Posted On: November 19, 2012

Alternatives to Divorce in Georgia: Separate Maintenance

What is Separate Maintenance?

Separate maintenance is a domestic relations action in Georgia that may be filed by either spouse. An action for separate maintenance is similar to a divorce action in that it results in the resolution of all the issues that would be settled in the event of divorce. However, separate maintenance is different from divorce in that, although the parties will be separated, the marriage is not completely dissolved.

Who may take advantage of this option?

First, in order to seek separate maintenance, a valid marriage must exist. Thus, the parties must be legally married. Second, the parties must be living separately, in a bona fide state of separation. Third, there must be no pending action for divorce between the parties. A pending action for divorce between the parties will supersede any action for separate maintenance that either party attempts to initiate.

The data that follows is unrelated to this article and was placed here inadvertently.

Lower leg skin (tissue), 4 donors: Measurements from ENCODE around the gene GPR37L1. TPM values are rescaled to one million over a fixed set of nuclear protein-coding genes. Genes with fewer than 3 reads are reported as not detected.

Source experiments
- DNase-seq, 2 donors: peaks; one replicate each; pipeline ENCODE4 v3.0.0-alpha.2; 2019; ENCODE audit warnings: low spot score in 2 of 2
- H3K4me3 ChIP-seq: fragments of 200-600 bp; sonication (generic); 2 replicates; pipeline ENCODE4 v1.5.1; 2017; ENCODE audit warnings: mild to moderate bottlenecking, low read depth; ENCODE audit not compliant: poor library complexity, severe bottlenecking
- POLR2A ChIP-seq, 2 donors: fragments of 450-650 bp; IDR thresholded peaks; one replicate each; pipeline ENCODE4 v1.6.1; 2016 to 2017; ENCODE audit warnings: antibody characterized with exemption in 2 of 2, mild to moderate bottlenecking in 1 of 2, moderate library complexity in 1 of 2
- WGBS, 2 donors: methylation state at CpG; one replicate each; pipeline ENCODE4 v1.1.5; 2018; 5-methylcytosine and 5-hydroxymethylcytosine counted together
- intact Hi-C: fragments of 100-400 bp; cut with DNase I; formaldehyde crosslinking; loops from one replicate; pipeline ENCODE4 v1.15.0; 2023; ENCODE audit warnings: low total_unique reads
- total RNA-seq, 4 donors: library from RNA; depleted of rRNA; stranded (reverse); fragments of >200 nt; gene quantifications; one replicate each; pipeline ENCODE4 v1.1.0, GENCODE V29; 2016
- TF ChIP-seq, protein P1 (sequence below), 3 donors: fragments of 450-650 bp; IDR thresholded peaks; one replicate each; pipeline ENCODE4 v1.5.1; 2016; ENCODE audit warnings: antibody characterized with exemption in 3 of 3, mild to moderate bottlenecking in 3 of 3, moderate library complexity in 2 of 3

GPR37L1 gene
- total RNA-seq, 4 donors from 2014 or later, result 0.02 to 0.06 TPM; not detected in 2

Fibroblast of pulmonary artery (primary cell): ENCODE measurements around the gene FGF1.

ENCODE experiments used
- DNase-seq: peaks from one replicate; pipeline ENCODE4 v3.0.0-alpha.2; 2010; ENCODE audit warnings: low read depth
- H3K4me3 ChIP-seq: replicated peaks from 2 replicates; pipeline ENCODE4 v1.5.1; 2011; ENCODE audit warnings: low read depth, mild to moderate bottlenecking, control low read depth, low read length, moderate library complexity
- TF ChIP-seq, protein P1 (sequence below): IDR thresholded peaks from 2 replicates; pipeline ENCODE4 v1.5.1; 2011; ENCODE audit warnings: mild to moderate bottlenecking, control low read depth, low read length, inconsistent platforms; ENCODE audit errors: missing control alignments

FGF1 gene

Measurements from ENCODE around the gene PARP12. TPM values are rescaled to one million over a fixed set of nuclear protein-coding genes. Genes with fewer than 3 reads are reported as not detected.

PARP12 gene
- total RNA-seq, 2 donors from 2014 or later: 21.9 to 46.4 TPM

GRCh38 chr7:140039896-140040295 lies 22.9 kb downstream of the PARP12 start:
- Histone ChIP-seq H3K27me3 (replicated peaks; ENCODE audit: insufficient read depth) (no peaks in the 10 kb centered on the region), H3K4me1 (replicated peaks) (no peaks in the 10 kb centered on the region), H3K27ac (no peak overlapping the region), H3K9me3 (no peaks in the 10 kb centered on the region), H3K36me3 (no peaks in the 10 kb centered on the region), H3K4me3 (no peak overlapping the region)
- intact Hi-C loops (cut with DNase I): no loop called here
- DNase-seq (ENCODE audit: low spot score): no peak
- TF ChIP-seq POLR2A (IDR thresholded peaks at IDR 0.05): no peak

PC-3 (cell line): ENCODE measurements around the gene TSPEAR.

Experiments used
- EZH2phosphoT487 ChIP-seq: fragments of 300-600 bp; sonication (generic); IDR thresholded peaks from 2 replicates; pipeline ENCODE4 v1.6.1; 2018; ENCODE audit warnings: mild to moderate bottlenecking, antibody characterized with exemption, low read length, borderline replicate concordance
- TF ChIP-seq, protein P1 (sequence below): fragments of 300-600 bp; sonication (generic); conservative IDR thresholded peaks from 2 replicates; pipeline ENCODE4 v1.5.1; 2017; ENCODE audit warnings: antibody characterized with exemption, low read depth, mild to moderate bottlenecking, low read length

Is this the best option in your case?

Separate maintenance is the perfect option for couples who do not wish to totally sever their marital bond, but who find it difficult to maintain a marital household together, because separate maintenance resolves the matters of child support, alimony, and other issues that may be determined during divorce proceedings via a court order, without actually resulting in the parties becoming divorced. Often, couples who have moral, religious, or ideological disagreements with divorce seek this option in lieu of divorce. Also, couples who need to remain married for purposes of health coverage or other benefits, but who do not wish to continue residing together in a marital home, seek orders for separate maintenance. If you believe that separate maintenance may be the best solution for your case, and would like further information regarding initiating a separate maintenance suit, call and speak with one of the knowledgeable family law professionals at Meriwether & Tharp, LLC. We would be happy to be of assistance.

By A. Latrese Martin, Associate Attorney, Meriwether & Tharp, LLC